In the years since, I’ve always been excited at the prospect of a new Bowie release. His personal re-inventions weren’t as extreme or easy to categorize in the 90s and 00s, but I’m sure that was deliberate. After playing so many roles in his lifetime, I’m sure he was happy to just express himself more directly, without couching it in a character.

I loaded up his last album, Blackstar, the day it came out. I didn’t listen to it that day, because I wanted to wait until I had the time to just sit and do nothing but listen, without distraction.

He died two days later.

I made the time.

Blackstar, if you haven’t heard it yet, is… it’s haunting. It’s beautiful and mournful and even a little playful. It’s the best work he’s done since Scary Monsters, in my opinion. Is that assessment colored by the melancholy of his death? It’s possible. But so what. 

I’ve listened to Blackstar four times now. In-between, I’ve been listening to older stuff, all my favorite Bowie tracks. I suspect I will be doing that for many days to come.

I cried when I heard the news that he had died. I have never in my entire life shed tears for the death of a famous person. But David Bowie was different. He was my role model, and my hero. I would not be the person I am today if Bowie had not come into my life.

Saturday, August 1, 2015

Dark Corners V. 1, issue 4, and Gideon Miles by Ron Scheer

Dark Corners, if you don't already know, is the creation of my friends Craig and Emily McNeely, a quarterly digest of pulp-style fiction ranging from noir to westerns to sci-fi and everything in between. The new issue is out, and I have a lovely story of domestic bliss in it called "The Good Step-Dad". But don't let that throw you. There are also tales from Ed Kurtz, Will Viharo, Warren Moore, Ryan Sayles, William Wallace, Steve W. Lauden, and more.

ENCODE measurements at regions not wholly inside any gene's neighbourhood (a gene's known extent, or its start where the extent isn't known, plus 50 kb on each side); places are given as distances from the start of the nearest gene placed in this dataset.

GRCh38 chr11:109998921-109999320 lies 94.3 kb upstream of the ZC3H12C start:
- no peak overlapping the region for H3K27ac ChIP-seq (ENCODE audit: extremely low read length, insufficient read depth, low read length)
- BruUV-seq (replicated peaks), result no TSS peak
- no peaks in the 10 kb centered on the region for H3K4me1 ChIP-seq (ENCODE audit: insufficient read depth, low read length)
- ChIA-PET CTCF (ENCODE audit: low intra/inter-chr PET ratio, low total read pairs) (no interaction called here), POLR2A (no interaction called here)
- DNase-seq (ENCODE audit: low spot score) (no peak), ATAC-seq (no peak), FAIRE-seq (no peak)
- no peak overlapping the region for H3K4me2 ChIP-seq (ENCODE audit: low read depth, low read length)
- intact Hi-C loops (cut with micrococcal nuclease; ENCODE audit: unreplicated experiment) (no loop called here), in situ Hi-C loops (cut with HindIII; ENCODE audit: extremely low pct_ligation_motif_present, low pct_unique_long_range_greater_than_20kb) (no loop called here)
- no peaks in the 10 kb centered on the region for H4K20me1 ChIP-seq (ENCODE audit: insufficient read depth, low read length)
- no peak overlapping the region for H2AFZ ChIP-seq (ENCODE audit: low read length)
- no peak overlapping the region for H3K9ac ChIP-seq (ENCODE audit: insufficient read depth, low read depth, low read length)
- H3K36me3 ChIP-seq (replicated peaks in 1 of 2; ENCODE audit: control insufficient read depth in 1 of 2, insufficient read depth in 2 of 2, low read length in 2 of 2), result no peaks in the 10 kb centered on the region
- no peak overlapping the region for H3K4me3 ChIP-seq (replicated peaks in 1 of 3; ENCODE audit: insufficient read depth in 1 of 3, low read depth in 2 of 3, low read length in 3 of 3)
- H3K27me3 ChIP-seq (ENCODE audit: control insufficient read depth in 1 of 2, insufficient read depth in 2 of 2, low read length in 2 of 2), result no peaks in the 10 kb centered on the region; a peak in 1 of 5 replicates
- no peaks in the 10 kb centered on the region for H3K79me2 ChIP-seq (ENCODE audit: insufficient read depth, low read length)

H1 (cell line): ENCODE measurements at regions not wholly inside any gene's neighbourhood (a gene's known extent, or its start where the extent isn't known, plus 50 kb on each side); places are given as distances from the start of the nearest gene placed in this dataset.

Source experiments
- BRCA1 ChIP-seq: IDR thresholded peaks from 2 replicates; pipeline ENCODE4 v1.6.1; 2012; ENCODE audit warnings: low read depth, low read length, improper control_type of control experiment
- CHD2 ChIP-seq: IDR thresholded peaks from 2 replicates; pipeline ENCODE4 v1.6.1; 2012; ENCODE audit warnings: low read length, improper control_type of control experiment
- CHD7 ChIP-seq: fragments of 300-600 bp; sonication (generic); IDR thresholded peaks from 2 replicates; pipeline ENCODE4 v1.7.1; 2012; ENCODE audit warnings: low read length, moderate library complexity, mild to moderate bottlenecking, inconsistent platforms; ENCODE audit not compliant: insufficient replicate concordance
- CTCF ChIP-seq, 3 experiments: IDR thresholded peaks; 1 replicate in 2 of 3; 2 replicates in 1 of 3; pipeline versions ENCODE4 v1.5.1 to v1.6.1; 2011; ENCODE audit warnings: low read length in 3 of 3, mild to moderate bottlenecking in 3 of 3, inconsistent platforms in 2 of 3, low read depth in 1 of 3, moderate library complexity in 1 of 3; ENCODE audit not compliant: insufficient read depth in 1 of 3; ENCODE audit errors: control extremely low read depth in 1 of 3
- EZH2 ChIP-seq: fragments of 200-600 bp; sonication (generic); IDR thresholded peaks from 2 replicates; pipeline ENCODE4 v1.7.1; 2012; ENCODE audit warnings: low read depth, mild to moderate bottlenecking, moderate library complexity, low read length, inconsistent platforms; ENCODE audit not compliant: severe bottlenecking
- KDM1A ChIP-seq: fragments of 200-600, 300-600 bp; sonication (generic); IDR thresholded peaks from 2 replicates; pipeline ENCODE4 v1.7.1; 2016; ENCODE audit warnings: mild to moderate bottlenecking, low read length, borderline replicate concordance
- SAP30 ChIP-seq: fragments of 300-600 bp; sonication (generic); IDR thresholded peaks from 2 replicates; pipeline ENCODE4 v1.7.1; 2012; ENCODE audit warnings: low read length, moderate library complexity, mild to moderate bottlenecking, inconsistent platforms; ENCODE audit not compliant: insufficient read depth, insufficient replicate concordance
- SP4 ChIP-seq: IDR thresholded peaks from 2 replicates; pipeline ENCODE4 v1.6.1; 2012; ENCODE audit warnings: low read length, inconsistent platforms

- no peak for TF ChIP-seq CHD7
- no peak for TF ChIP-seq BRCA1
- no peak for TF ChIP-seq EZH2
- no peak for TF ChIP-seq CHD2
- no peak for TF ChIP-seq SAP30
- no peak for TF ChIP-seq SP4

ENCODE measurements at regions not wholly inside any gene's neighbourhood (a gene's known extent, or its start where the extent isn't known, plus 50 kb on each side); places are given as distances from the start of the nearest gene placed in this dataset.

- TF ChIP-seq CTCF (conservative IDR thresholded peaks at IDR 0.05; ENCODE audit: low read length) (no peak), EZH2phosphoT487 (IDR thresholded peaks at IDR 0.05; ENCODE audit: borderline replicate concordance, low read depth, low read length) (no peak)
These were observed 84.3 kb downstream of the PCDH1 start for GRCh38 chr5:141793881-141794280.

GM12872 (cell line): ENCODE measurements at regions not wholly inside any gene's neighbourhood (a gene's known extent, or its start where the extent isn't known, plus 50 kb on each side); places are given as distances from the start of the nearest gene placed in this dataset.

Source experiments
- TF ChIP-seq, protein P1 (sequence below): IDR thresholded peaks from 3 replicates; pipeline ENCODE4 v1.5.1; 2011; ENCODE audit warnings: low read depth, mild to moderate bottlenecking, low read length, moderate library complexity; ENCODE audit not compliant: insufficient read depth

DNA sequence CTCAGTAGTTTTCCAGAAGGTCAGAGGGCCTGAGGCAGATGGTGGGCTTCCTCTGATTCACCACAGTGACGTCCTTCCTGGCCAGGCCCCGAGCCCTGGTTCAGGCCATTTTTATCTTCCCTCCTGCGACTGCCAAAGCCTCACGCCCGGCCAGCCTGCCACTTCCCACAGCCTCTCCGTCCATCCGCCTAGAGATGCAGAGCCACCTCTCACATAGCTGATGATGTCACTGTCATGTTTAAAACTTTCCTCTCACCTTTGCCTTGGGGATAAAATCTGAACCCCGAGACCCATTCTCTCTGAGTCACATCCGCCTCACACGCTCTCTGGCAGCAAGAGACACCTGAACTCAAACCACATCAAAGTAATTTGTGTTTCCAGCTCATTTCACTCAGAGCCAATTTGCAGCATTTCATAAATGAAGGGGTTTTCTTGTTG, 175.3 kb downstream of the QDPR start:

One of the highlights is a McNeely-penned tribute to our recently departed friend, the great Ron Scheer, which gives me the perfect opportunity to mention his upcoming book from Beat to a Pulp, MILES TO LOST DOG CREEK. I wanted to mention it because it's a Gideon Miles story. Yep. One of the last things Ron worked on was a tale of our favorite black U.S. Marshall. It's coming soon, so keep your eyes open.

In the meantime, be sure to pick up the new Dark Corners. It's available on Kindle and in paper.

Friday, July 10, 2015

Loving some bad reviews

I don't know, honestly, how much impact reviews have on book sales. But I still like getting them, on Amazon or Goodreads, or personal blogs. A good review always serves as a little ego boost that might make you feel good about what you do for a few minutes or a few hours, depending.

Bad reviews, though they serve no real purpose and I am generally unaffected by them, are sometimes entertaining as well. Once in a while, someone who leaves a bad review will actually make some valid points, but the majority of them are just kinda... well, they are what they are. 

Here's a little collection of  one-and-two-star reviews of my work on Amazon. This is not me railing against bad reviews, I promise; I have enough of an ego that they don't really bother me too much. But if you're a writer disturbed by readers who hate what you do, maybe this will serve as a reminder that ALL of us get 'em, and let's be honest: if everyone enjoyed what you do, odds are you'd be doing something wrong. 


DIG TEN GRAVES-- "Not thrilling or scary, or even remotely shocking.--  I got this book for free for my Kindle, and glad for it. The book seems to be written by a college student going for his English degree."

"I was left with the impression that the author could benefit from counselling."

MILES TO LITTLE RIDGE-- "Not enjoyable.-- the language in this book was offensive and unnecessary for me. often the reviews mention this but I missed it if any did. I didn't compete the book."

"Meh.-- He writes well but he doesn't know his Western history. Get a fact-checker, Lowrance; it would be worth the money."

THE BASTARD HAND-- "Dreadfully dull. Don't waste your time."

"A disappointment. All the characters seem to have an ulterior motive... and none good."


"I'm used to more quality literature. But you can try."

CITY OF HERETICS-- "Read till the end but felt. Bit let down. Ok if there was very little else to read, but not the best I have read."

Wednesday, April 15, 2015

Noir at the Bar Chicago

I've wanted to make one of these Noir at the Bar events for a long time now, but circumstances haven't permitted until now. I'll be at this one, reading, signing, drinking, etc, along with some of my favorite indie writers: Jedidiah Ayres, Libby Fischer Hellmann, Jake Hinkson, Kent Gowran, and Dan O'Shea.

If you're in or around Chicago on the 30th, swing by. It should be fun.

Tuesday, March 31, 2015

Reading from The Bastard Hand

Last Saturday in Grand Rapids, writer Chris DeWildt had a reading/signing for his new novel, LOVE YOU TO A PULP, and he was kind enough to ask me to be a guest reader. I was happy to oblige. Our friend Mary Alles recorded both of us on her phone. If you're interested, here's me talking a bit about my definition of "noir", and reading the first scene from THE BASTARD HAND.